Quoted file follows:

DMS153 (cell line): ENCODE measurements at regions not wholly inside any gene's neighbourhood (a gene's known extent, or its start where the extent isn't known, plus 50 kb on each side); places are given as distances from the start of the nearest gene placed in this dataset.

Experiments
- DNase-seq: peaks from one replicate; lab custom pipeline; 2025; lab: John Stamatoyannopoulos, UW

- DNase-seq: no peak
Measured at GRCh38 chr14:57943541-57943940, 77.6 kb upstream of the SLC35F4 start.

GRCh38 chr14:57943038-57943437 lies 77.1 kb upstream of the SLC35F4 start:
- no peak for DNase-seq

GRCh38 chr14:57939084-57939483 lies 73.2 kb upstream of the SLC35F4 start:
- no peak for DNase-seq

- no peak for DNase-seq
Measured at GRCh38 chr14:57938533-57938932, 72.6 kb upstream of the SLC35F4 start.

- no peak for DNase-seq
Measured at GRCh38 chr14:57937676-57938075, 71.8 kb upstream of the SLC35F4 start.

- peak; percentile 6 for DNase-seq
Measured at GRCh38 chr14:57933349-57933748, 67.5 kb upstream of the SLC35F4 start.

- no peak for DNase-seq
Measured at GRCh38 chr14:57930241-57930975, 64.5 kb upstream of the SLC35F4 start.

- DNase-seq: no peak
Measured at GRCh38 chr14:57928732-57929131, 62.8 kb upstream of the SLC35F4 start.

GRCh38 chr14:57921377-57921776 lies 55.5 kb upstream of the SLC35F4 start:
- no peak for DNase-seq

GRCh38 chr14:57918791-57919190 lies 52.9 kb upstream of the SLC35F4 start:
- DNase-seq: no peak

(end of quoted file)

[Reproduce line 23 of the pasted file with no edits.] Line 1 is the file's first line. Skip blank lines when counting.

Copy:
- DNase-seq: no peak